Some bacteria use lactic acid to communicate with yeast cells.
The transformation of grape juice into an appetising alcoholic beverage is not as straightforward as one might imagine. The yeast Saccharomyces cerevisiae is responsible for fermenting the sugars naturally found in grapes to make ethanol and carbon dioxide. Yet grapes, like many fruits, also contain L-malic acid, which has a sour taste, so the winemaker must trigger a process known as malolactic fermentation to turn the offending L-malic acid into the more palatable and ‘softer’ tasting L-lactic acid.
A variety of bacteria carry out the malolactic fermentation. Such bacteria may already be present on the skin of the grapes or the winemaker can add them after the alcoholic fermentation has taken place. Oenococcus oeni is the bacterium of choice for winemakers, partly because – unlike many other bacteria that produce lactic acid – it does not inhibit the ability of the yeast to ferment sugars.
Louis Pasteur first noted that lactic acid-producing bacteria are often associated with failed wine fermentations over 140 years ago (Pasteur, 1873; Alexandre et al., 2004). Yet, we are only now beginning to understand the complexity of the interplay between these bacteria and yeast during winemaking, thanks largely to the work of the late Susan Lindquist (who died only last month), and Daniel Jarosz, who is now at Stanford University School of Medicine. Now, in eLife, David Garcia of Stanford, David Dietrich and Jon Clardy of Harvard Medical School, and Jarosz report that lactic acid produced by certain bacteria can trigger the formation of the [GAR+] prion in fermenting yeast (Garcia et al., 2016).
Prions are made when proteins undergo a change in conformation and activity that they can sustain themselves and help other proteins to adopt. This in turn gives rise to a heritable form of the protein (known as the amyloid form) that assembles into clumps. However, unlike other yeast prions, the transmission of [GAR+] from cell to cell is not associated with a heritable amyloid. Rather, two other proteins contribute to the formation of the [GAR+] prion in yeast cells (Brown and Lindquist, 2009). But what has the [GAR+] prion got to do with lactic acid and failed wine fermentations?
The [GAR+] prion triggers a remarkable reprogramming of the carbohydrate metabolism in the host cell. By overriding an ancient mechanism that promotes the breakdown of glucose over other sources of carbon, [GAR+] cells are able to metabolise a wide range of other carbon sources, even when glucose is present (Brown and Lindquist, 2009). This is bad news for the winemaker because [GAR+] cells generate less ethanol, which aids the growth of lactic acid-producing bacteria (Figure 1).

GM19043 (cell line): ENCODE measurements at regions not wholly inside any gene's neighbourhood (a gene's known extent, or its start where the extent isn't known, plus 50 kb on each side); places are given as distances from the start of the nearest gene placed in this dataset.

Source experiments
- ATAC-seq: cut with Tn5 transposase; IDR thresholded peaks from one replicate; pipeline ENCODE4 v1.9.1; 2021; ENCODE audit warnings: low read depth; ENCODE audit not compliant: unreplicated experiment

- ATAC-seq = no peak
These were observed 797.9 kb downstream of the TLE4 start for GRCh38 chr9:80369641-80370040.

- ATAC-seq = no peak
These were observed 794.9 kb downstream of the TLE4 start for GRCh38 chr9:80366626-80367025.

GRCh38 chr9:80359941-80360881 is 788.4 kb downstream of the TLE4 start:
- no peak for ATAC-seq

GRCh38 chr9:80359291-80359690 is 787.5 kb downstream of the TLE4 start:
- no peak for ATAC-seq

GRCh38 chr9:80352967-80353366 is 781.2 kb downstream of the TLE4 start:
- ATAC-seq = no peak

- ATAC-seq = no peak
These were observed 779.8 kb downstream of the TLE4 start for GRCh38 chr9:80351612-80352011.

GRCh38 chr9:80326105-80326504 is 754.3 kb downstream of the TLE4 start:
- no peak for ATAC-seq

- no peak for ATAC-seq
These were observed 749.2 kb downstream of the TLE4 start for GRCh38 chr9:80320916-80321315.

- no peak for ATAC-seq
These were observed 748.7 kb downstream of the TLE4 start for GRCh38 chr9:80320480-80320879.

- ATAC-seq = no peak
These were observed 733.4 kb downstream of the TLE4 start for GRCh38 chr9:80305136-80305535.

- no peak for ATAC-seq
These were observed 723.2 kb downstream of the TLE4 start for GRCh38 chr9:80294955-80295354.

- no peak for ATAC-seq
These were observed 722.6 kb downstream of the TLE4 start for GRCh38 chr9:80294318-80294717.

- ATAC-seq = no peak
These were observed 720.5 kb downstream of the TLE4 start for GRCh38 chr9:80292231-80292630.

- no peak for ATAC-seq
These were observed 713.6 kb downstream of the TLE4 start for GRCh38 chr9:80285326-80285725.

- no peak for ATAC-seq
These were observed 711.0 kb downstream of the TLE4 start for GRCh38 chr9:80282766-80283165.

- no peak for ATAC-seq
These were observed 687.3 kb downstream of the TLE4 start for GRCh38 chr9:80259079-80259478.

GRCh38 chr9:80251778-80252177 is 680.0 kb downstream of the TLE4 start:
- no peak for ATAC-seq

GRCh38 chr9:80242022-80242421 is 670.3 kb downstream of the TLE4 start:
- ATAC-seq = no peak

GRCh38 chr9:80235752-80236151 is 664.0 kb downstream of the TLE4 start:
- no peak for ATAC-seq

Earlier studies by Jarosz and Lindquist found that a wide range of bacteria secrete a chemical messenger (with a low molecular weight) that induces the appearance of [GAR+] in several different yeast species (Jarosz et al., 2014a, 2014b). Since this messenger was resistant to digestion by enzymes, researchers assumed that it was a metabolite. Garcia et al. now report that L-lactic acid can serve as this messenger.
This is not to say that L-lactic acid is the only messenger. Moreover, it is striking that a number of lactic acid-producing bacteria do not induce the [GAR+] prion. These include O. oeni (Jarosz et al., 2014b), whose inability to induce the prion may well contribute to its suitability for wine production. It has been known for over 50 years that the interactions between yeast and the bacteria involved in malolactic fermentation depend on the combinations of species present (Fornachon, 1968), and now we better understand why such variation exists.
The physical structure of the [GAR+] prion and the method by which lactic acid induces its formation remain to be established. However, the new communication mechanism discovered by Garcia et al. is important because it is beneficial to both yeast and bacteria in their native environments, and because it finally explains an observation first made by Pasteur over 140 years ago.
Saccharomyces cerevisiae-Oenococcus oeni interactions in wine: current knowledge and perspectivesInternational Journal of Food Microbiology 93:141–154.https://doi.org/10.1016/j.ijfoodmicro.2003.10.013
A heritable switch in carbon source utilization driven by an unusual yeast prionGenes & Development 23:2320–2332.https://doi.org/10.1101/gad.1839109
Influence of different yeasts on the growth of lactic acid bacteria in wineJournal of the Science of Food and Agriculture 19:374–378.https://doi.org/10.1002/jsfa.2740190705
Etudes Sure Le Vin, Ses Maladies, Causes Qui Les Provoquent Procedes Nouveau Pour Le Conserver Et Pour Le Vieillir (2nd Edition)Paris: Librairie F. Savy.